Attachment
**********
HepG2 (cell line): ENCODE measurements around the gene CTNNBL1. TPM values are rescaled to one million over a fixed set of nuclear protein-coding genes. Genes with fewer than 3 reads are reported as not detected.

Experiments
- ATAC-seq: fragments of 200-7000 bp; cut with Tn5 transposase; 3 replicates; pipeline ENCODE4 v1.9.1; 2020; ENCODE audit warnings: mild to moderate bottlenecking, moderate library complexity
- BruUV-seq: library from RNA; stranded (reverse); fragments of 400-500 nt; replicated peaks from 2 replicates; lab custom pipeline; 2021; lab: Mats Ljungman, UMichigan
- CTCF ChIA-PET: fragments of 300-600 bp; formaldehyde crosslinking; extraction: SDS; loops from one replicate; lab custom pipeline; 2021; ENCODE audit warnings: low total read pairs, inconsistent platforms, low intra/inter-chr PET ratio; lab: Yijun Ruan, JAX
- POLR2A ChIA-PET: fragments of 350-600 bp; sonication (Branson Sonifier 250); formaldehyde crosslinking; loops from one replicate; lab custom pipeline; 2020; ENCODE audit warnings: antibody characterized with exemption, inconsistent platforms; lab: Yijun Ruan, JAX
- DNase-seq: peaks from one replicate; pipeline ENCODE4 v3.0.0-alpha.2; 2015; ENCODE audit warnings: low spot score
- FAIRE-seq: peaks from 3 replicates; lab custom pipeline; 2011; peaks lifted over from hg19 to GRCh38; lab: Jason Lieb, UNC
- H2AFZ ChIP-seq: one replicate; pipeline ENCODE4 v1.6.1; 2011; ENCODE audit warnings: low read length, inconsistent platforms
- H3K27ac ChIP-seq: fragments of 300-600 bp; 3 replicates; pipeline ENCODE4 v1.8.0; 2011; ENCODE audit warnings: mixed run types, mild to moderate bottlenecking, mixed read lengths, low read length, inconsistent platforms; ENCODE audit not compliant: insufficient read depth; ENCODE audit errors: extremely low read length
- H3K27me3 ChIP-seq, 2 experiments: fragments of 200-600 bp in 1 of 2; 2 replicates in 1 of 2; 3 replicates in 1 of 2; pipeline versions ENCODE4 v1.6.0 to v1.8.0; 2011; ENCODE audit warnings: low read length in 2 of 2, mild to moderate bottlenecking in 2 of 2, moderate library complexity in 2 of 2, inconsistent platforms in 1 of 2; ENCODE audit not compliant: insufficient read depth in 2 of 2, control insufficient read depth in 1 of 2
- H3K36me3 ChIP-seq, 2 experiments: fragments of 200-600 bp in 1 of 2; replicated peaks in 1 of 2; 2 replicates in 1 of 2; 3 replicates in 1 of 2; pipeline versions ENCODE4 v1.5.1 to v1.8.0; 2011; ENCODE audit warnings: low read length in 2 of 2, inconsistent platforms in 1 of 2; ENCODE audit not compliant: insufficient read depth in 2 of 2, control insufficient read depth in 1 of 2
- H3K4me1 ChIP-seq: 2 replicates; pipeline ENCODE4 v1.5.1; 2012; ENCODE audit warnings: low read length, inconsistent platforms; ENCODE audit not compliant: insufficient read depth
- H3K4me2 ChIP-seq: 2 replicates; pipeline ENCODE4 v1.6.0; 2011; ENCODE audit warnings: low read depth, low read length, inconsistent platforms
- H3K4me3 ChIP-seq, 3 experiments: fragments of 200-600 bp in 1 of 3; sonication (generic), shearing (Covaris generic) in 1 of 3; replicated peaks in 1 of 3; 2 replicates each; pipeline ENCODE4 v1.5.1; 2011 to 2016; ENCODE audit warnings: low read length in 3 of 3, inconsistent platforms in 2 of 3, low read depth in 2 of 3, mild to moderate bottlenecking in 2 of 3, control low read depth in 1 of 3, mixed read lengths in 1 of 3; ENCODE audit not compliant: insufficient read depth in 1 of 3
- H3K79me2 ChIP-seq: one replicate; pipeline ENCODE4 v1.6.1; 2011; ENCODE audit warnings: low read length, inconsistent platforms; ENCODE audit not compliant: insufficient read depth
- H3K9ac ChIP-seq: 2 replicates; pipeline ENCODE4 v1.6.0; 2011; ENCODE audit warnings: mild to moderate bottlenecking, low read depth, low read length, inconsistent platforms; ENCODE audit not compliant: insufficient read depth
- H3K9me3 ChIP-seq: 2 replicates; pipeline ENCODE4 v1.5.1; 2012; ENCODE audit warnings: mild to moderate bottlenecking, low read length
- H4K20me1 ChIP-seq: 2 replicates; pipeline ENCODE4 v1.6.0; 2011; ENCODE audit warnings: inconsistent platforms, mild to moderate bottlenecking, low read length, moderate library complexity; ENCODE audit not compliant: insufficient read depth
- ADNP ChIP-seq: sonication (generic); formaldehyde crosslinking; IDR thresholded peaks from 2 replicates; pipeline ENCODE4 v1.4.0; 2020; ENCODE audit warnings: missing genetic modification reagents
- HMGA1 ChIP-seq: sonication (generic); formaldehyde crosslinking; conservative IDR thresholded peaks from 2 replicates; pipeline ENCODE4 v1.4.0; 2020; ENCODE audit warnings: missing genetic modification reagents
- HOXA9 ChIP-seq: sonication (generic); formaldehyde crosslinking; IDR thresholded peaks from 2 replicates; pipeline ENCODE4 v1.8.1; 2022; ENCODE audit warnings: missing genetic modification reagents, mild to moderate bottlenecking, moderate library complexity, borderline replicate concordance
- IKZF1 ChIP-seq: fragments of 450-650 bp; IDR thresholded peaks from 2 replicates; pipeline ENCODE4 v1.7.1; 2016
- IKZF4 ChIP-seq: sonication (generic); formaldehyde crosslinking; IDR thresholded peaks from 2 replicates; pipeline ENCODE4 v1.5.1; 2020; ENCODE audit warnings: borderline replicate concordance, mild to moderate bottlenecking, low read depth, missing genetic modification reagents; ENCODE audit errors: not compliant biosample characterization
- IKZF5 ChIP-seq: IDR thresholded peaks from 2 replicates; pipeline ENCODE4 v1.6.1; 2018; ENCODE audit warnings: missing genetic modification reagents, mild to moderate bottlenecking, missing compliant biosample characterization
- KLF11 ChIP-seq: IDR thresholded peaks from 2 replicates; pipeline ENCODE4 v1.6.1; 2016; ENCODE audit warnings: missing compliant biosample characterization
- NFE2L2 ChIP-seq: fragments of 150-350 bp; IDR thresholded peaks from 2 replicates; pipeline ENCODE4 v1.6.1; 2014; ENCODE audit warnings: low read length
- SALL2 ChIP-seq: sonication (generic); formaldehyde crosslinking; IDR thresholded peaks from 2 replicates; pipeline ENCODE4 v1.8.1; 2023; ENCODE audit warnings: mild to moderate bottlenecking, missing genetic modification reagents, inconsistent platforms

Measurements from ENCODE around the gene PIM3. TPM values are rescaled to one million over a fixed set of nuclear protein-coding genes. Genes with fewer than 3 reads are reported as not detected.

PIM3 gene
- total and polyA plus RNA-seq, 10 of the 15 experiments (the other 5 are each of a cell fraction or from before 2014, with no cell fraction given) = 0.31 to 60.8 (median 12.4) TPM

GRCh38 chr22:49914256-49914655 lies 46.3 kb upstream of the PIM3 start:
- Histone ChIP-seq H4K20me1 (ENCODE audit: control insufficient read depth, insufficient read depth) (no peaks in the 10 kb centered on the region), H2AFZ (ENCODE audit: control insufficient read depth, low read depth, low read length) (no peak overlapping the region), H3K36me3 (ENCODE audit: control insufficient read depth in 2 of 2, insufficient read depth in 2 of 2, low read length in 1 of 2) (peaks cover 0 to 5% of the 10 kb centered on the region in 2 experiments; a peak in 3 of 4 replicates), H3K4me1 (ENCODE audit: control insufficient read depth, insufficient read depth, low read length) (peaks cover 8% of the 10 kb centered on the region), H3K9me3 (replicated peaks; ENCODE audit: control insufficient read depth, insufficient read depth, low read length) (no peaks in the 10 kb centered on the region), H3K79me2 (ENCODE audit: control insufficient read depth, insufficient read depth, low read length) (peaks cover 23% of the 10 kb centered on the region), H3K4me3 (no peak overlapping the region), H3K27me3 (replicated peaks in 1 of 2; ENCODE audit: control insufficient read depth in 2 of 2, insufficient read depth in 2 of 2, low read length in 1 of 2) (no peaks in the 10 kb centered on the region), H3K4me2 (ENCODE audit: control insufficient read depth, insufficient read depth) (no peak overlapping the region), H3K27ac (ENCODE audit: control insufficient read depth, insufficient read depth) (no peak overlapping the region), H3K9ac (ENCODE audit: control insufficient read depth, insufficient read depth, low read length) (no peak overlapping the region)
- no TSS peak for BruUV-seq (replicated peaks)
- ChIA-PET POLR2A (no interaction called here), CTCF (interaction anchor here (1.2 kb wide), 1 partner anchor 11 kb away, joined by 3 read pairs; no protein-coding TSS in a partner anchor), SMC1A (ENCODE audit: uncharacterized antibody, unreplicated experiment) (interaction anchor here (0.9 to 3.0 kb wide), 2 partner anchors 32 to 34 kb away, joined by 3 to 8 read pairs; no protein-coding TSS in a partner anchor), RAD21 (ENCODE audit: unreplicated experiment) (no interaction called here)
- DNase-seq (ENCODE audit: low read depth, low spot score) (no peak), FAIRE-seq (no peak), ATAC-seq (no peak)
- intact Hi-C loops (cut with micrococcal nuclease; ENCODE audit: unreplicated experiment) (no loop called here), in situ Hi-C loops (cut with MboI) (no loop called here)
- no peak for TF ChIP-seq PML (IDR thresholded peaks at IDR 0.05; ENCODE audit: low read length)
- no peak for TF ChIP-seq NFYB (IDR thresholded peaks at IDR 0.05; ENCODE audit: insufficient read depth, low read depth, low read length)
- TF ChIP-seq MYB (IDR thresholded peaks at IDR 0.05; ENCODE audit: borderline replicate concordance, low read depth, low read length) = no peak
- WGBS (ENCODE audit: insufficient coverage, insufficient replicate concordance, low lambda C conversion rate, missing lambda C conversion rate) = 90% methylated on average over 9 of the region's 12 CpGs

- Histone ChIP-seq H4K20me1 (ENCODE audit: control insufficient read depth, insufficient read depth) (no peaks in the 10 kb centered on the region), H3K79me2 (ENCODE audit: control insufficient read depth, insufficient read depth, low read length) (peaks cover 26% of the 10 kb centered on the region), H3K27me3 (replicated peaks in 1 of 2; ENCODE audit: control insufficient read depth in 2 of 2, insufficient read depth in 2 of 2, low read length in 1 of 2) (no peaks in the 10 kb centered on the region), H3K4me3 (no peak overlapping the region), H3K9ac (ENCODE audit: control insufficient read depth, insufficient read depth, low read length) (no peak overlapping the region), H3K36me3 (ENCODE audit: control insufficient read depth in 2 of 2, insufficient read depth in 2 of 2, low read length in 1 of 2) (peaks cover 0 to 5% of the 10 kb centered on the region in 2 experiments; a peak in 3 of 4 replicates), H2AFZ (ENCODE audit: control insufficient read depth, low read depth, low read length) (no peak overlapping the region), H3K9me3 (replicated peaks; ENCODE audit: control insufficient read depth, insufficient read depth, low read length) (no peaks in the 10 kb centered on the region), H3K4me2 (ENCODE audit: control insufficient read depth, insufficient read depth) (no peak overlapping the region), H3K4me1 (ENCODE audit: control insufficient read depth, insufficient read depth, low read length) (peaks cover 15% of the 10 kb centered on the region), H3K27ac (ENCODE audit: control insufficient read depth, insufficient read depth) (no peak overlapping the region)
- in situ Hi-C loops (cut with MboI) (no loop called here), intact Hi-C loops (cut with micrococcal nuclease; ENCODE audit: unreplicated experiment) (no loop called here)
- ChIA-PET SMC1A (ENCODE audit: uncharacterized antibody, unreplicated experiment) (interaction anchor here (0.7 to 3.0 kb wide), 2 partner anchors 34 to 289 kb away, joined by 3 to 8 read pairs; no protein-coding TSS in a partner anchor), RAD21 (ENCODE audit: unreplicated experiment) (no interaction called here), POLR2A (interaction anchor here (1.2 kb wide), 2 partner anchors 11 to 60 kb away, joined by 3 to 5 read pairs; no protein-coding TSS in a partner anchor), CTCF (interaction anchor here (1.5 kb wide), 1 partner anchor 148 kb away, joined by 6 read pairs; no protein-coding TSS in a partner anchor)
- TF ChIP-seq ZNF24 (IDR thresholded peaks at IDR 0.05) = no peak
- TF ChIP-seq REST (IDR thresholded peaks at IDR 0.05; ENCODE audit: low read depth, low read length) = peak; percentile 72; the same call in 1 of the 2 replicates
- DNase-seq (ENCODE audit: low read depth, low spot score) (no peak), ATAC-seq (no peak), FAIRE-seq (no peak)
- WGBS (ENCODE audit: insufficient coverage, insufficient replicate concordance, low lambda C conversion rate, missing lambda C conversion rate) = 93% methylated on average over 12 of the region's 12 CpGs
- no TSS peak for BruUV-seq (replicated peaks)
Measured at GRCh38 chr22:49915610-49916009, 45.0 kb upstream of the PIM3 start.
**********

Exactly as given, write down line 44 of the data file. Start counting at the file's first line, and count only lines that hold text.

- ChIA-PET SMC1A (ENCODE audit: uncharacterized antibody, unreplicated experiment) (interaction anchor here (0.7 to 3.0 kb wide), 2 partner anchors 34 to 289 kb away, joined by 3 to 8 read pairs; no protein-coding TSS in a partner anchor), RAD21 (ENCODE audit: unreplicated experiment) (no interaction called here), POLR2A (interaction anchor here (1.2 kb wide), 2 partner anchors 11 to 60 kb away, joined by 3 to 5 read pairs; no protein-coding TSS in a partner anchor), CTCF (interaction anchor here (1.5 kb wide), 1 partner anchor 148 kb away, joined by 6 read pairs; no protein-coding TSS in a partner anchor)